Indiana in the War of 1812
During the War of 1812, Indiana Territory was home to several conflicts between the United States territorial government and partisan Native American forces backed by the British in Canada. The Battle of Tippecanoe, which had occurred just months before the war began, was one of the catalysts that caused the war. The war in the territory is often considered a continuation of Tecumseh's War, and the final struggle of the Sixty Years' War.
The native tribes who were part of the battle joined forces with the British in Canada at the onset of the war. Led by future U.S. President William Henry Harrison, American forces from Indiana, Ohio, and Kentucky were able to turn the tide of war on land that initially begun badly for the United States. After driving tribal forces into Canada, the American forces proceeded to invade Canada, rout the British army, and secure victory of American forces in the Northwest.
Beginning with the 1809 Treaty of Fort Wayne, tensions between the settlers in the Indiana Territory and the Indians began to increase dramatically. The events led to the Battle of Tippecanoe on November 6, 1811 during what is known as Tecumseh's War. In the battle William Henry Harrison led the territorial militia and army regulars against the forces of Tecumseh's Confederacy at Prophetstown. The confederacy's defeat was a major blow to their plans for a larger uprising, but left the tribes looking to outward sources of support. The British accepted an alliance with the tribes and the conflict merged with the War of 1812 in the following year. Henry Clay and his supporters in Congress attacked and denounced the British who had supplied firearms to the western tribes and the Battle of Tippecanoe further raised tensions between the United States and Great Britain. Although Tecumseh publicly claimed to be at peace with the United States, he was privately encouraging his followers to prepare for war. He sent messengers to the British to attempt to stir them, reporting that the Americans were amassing troops for an invasion of Canada.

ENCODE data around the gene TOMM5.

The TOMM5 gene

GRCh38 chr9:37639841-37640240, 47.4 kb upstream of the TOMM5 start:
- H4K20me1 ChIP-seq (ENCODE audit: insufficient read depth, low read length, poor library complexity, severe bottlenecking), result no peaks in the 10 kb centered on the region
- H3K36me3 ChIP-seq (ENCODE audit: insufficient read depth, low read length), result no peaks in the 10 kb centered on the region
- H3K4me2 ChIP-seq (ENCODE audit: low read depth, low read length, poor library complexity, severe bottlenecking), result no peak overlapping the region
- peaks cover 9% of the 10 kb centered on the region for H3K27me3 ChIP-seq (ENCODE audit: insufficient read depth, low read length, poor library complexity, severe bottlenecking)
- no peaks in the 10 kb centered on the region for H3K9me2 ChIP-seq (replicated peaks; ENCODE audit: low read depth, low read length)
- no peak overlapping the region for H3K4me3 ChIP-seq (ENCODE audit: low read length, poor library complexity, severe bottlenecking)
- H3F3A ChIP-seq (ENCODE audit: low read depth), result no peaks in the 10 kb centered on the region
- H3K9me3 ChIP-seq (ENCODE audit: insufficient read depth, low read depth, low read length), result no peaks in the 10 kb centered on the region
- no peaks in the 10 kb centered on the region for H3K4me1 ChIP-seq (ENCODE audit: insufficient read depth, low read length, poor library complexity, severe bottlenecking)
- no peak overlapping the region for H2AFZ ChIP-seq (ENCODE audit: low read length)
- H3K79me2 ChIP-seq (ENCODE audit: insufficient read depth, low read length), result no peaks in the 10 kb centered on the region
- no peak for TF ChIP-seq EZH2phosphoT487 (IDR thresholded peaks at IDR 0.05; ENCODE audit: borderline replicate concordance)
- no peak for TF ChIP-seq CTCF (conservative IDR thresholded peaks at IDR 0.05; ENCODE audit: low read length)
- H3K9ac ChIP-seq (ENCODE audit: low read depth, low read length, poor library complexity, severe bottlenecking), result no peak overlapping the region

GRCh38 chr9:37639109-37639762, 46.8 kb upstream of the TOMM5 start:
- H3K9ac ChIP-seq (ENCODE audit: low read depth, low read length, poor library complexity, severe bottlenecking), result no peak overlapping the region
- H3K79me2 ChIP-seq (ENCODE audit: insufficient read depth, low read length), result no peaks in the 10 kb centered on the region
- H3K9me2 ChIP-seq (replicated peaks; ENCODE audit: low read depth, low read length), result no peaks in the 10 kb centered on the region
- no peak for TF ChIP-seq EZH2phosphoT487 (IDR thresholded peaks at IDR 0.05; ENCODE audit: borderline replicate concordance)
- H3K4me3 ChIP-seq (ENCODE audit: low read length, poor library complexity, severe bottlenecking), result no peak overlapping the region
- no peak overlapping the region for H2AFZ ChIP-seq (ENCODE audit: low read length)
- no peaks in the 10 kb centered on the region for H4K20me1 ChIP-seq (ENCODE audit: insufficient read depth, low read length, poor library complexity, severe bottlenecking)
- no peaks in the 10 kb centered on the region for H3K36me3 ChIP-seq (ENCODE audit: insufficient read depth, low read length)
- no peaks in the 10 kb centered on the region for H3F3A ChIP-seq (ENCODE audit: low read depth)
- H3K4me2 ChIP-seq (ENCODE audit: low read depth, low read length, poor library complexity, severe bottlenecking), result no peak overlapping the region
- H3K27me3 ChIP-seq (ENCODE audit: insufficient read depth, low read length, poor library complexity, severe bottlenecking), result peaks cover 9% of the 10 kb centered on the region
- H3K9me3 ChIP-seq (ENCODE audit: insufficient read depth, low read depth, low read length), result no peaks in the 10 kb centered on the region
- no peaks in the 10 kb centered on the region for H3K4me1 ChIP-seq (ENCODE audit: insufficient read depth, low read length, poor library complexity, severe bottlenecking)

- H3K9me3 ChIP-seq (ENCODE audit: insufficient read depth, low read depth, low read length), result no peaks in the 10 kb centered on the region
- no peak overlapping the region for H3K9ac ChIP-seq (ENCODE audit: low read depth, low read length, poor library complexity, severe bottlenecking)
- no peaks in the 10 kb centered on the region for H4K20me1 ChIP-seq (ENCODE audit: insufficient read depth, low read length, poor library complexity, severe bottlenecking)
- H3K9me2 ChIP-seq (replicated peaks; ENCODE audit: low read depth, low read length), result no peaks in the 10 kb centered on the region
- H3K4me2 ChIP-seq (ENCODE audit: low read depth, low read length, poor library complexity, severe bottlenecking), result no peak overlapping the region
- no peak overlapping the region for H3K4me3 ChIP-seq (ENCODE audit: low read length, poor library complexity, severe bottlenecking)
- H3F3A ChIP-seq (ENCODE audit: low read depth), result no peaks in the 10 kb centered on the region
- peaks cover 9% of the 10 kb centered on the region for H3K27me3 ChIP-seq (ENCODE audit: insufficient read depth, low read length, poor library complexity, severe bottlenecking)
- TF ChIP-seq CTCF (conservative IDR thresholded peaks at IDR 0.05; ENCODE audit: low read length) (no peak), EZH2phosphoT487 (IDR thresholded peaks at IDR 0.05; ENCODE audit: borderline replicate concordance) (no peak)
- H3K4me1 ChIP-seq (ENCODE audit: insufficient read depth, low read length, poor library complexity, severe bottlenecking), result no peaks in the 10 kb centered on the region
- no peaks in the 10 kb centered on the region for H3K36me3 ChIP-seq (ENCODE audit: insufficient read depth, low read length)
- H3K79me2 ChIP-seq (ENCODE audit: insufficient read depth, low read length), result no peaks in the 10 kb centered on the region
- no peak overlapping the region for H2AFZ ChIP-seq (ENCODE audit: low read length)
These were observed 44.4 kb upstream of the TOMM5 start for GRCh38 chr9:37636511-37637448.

Just before the start of the war in June, Territorial Governor William Henry Harrison had left the territory for army reinforcements, leaving Secretary John Gibson to govern in his absence. As it became apparent that hostilities would soon break out, Gibson ordered the militia to organize and sent emergency riders to inform Harrison of the situation and to return him to the territory as soon as possible.